|19||The 10th Annual Independent Show|
|3||Quarterly Telecommunications Reporting Worksheet - Form 499A|
|31||Copyright Statement of Accounts|
|1||Local Telephone Competition and Broadband Reporting - Form 477|
|30||Annual EEO Report - Form 396-C|
ACA filed comments Sept. 30 with the FCC to highlight numerous barriers facing independent companies that either prevent or significantly increase the cost of broadband deployment in rural communities. In its comments, ACA included sworn declarations from its members that illustrated many of the impediments that small and medium-sized providers are facing in attempting to connect hometown America to the fastest broadband services available.
"ACA members are always looking for opportunities in the market to invest their own money in deploying broadband in unserved areas and in areas that would provide consumers with another competitive choice. However, these opportunities for private investment in broadband deployment are far too often delayed or derailed due to the inability of ACA members to receive necessary rights of way on reasonable terms," Polka said.
ACA's comments underscored the need for FCC intervention because ACA members lack the financial scale to absorb excessive fees or the time needed to accommodate the dilatory tactics of private and government actors that exercise monopoly control over rights of way as well as highway and railroad crossings.
"ACA members are particularly vulnerable to unfair, unreasonable and discriminatory treatment because they are generally smaller companies without access to armies of attorneys and consultants to assist in their navigation of the patchwork of requirements necessary to install high-speed broadband lines to new communities and provide competitive broadband alternatives for American consumers," Polka said.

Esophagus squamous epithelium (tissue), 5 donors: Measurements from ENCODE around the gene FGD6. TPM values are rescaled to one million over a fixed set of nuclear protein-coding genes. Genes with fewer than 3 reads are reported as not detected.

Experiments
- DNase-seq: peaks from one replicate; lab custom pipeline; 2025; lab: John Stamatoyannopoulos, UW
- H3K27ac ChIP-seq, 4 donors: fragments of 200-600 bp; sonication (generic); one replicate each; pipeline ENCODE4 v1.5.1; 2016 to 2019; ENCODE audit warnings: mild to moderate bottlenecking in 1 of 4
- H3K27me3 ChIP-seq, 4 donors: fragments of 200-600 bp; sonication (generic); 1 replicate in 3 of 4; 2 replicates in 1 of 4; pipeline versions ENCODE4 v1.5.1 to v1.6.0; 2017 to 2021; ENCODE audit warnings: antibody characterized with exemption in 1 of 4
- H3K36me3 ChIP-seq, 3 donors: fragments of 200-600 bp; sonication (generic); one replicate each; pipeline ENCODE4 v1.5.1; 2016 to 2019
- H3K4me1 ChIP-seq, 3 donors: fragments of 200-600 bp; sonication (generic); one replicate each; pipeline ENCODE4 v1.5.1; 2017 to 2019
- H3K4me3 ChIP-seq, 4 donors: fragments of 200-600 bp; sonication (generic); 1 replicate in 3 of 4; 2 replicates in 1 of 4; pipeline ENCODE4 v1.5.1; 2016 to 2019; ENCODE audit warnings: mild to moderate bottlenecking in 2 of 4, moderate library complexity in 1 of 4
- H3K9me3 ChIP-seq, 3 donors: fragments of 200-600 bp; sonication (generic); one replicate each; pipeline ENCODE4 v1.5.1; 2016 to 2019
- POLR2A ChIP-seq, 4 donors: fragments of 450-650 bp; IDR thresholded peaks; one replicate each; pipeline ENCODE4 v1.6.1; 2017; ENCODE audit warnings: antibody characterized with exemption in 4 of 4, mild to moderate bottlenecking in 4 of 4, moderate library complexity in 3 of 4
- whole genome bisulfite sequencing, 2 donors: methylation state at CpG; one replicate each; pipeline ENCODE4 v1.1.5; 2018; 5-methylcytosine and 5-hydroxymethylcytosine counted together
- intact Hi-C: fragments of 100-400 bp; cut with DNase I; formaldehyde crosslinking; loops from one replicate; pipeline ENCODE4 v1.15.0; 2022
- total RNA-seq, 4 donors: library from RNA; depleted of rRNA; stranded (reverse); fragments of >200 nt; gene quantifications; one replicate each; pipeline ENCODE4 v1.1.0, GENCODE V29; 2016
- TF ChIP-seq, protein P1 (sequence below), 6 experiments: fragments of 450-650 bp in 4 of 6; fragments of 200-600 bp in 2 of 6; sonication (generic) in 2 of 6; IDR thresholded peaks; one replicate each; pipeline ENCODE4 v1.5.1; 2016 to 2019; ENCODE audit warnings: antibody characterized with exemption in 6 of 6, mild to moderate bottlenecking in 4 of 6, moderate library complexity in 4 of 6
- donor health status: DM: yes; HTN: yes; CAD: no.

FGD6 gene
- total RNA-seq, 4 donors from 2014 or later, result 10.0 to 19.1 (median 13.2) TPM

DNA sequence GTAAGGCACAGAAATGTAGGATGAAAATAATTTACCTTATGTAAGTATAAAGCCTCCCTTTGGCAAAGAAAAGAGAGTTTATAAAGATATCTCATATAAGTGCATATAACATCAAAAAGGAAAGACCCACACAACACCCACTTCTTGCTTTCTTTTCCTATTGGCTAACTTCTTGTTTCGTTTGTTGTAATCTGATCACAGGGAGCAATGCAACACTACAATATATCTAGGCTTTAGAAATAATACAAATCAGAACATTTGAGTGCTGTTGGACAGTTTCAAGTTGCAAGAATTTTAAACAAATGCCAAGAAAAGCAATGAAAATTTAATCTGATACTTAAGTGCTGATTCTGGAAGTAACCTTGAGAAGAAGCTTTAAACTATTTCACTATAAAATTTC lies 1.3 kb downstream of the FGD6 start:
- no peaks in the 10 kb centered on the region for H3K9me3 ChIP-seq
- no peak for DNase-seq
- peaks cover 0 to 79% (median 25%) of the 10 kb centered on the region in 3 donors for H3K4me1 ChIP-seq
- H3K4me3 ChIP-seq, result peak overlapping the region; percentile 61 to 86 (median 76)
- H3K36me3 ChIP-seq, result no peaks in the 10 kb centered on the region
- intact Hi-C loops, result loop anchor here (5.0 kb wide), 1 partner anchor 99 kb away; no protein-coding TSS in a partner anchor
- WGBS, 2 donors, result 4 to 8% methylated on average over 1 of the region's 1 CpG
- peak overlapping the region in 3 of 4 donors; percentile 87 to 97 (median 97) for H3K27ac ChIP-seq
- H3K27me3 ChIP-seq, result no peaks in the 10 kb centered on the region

By way of example, Sierra Nevada Communications (SNC) is seeking to provide high-speed, wireline broadband service to the 5,000 residents of Long Barn, Cold Springs and Pinecrest/Strawberry, towns in or bordering California's Stanislaus National Forest. SNC is unable to provide high-speed broadband Internet service in these areas without approval by the U.S. Forest Service. SNC's application has been pending approval for seven years.
In another instance, ACA documented that the Indiana Department of Transportation (IDOT) refused to allow cable operator WOW! to access the right of way along U.S. Highway 41 to run fiber lines to 1,900 potential customers in the rural communities of Haubstadt and Fort Branch. Though WOW! could seek an IDOT waiver, the cable company expects a lengthy application process inconsistent with prudent business planning. Meanwhile, private easements, if obtainable, are expensive, putting new providers at a cost disadvantage to competitors able to use incumbency status to access government-controlled rights of way.
Regarding the cost of access, ACA member Eagle Communications is facing arbitrary and excessive fees from both the Union Pacific and Burlington Northern Santa Fe (BNSF) railroads when seeking to cross their rights of way. ACA members have also been asked to pay excessive fees by state and local governments, utility pole owners and the U.S. Army Corps of Engineers.
In its comments, ACA urged the FCC to use the rulemaking to invalidate state and local rights of way management requirements and fees that are not fair and reasonable and not competitively neutral and nondiscriminatory. FCC authority to act rests in Sec. 253 of the Telecommunications Act of 1996, which states that no state or local statute or regulation may prohibit or have the effect of prohibiting the ability of any entity to provide any interstate or intrastate telecommunications service.
Although federal law allows states and localities to manage the public rights of way and receive fair and reasonable compensation, ACA said the FCC should adopt a rule that deems fees unreasonable to the extent they exceed amounts that would recover administrative or other specifically identifiable costs.
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